Speaking truth to power

It's a hackneyed expression, but its value hasn't diminished through use. With painful elections behind us and an uncertain future ahead, speaking truth to power is one of the few tools we have to shape that future. And it won't be easy. A convincing message needs solid, verifiable research, with analysis backing it up, and the determination to keep pounding that message out even when it seems none are paying attention. A passage I read recently spells it out nicely.

There's no surer path out of the wilderness than to keep making their arguments sharply, forcefully and with the well-being of ordinary folks uppermost in mind.

This may seem a daunting task, but we are not without resources. There are well-qualified folks doing that research and analysis right now, making efforts to put the results in front of as many government officials and citizens as can be reached. That's where we come in.

I spent a few hours the other day trying to shift my old media mindset into new, and (believe it or not) I learned a few things. I learned I had totally misunderestimated the potential of communication outlets like Twitter and Facebook. I actually learned that I had a lot more to learn about them, but it's a start.

One thing I already knew was there are several non-profits here in North Carolina dedicated to a wide range of issues, doing amazing and critical work to explore problems and solutions. But many of them are also plagued by a lack of exposure, which is hurting not only them, but also the public that desperately needs that information. You can facilitate that information flow by Tweeting, retweeting, posting links to their blogs and websites on your own Facebook page, etc.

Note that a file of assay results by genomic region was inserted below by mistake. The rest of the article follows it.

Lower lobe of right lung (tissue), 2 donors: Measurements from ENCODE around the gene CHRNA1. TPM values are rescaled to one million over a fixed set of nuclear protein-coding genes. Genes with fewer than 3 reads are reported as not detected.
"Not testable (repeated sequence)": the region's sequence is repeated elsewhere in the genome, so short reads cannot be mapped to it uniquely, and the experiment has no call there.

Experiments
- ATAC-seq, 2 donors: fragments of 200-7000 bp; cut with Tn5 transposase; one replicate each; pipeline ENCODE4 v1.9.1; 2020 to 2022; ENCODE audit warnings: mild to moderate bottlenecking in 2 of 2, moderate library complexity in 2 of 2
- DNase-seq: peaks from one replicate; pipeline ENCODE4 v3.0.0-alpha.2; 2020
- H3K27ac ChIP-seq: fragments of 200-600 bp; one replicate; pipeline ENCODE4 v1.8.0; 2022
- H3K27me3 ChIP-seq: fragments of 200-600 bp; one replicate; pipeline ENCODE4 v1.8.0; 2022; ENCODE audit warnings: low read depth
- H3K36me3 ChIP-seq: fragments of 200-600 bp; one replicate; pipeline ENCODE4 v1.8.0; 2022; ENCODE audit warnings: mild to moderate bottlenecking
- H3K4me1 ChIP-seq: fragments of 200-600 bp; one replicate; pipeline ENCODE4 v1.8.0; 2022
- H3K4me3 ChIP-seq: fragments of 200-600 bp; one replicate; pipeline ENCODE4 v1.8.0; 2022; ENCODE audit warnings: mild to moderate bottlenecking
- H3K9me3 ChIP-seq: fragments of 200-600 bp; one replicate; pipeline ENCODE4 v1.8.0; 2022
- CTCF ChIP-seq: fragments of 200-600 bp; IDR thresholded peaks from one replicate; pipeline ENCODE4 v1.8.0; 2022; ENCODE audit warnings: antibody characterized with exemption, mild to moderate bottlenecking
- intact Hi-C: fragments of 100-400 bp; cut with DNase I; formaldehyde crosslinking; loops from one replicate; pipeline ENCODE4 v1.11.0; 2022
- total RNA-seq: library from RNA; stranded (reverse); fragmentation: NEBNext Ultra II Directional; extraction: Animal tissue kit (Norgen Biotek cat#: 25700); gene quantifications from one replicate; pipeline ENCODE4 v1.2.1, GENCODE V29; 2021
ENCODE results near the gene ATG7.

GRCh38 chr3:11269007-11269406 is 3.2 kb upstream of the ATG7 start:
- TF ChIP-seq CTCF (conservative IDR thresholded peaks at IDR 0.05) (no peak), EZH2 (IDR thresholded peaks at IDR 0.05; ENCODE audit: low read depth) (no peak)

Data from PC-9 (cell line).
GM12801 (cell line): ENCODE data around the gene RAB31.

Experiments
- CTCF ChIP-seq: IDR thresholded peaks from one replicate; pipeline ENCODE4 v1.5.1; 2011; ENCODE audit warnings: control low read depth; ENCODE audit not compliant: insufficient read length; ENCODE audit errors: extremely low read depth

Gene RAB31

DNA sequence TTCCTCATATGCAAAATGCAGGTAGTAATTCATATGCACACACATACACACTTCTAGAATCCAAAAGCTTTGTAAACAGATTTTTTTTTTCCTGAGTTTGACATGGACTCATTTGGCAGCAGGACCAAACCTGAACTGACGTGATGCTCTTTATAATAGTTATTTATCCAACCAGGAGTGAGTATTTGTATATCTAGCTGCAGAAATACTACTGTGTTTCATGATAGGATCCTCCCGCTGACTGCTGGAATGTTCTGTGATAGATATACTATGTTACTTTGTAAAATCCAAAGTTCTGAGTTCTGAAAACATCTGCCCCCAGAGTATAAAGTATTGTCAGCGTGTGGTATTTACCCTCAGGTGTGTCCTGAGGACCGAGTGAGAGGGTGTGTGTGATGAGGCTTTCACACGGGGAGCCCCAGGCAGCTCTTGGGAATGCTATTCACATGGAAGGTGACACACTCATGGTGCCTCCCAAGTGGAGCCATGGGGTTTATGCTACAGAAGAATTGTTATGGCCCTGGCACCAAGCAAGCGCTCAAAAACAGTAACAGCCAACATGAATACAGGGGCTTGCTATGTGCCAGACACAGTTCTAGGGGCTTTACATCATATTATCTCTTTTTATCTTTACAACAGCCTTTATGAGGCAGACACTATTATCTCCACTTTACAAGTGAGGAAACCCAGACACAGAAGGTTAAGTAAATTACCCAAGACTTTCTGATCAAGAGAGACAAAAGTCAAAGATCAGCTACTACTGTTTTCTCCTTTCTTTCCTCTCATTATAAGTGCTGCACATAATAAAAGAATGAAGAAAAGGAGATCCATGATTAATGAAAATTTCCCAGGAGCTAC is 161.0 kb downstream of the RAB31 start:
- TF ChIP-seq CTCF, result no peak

And you can drop comments on newspaper website articles referencing their work, which might just give the reporters someplace besides the Show to turn to for answers.

We all need to take it up a notch on pushing information out. And maybe along the way we can create an environment where foolishness and propaganda collapse under the weight of reason.

Comments

Here's an example

Today I received an email from a group called "Friends of Mt. Jefferson" announcing their new website. Had you not written this post, I would have deleted it and forgotten it. Instead, I'm posting it as a comment for a few hundred people to see. On the front page, it would be a few thousand.

What these hundreds and thousands of people (along with hundreds and thousands of others in different communities) do with the information they get may be the thing that matters most.